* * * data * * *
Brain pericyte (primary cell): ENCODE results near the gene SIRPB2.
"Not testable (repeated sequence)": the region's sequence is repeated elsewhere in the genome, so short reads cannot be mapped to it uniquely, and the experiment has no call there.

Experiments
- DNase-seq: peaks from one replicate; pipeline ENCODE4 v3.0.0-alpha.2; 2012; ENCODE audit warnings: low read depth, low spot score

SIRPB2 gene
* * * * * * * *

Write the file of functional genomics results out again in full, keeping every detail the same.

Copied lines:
Brain pericyte (primary cell): ENCODE results near the gene SIRPB2.
"Not testable (repeated sequence)": the region's sequence is repeated elsewhere in the genome, so short reads cannot be mapped to it uniquely, and the experiment has no call there.

Experiments
- DNase-seq: peaks from one replicate; pipeline ENCODE4 v3.0.0-alpha.2; 2012; ENCODE audit warnings: low read depth, low spot score

SIRPB2 gene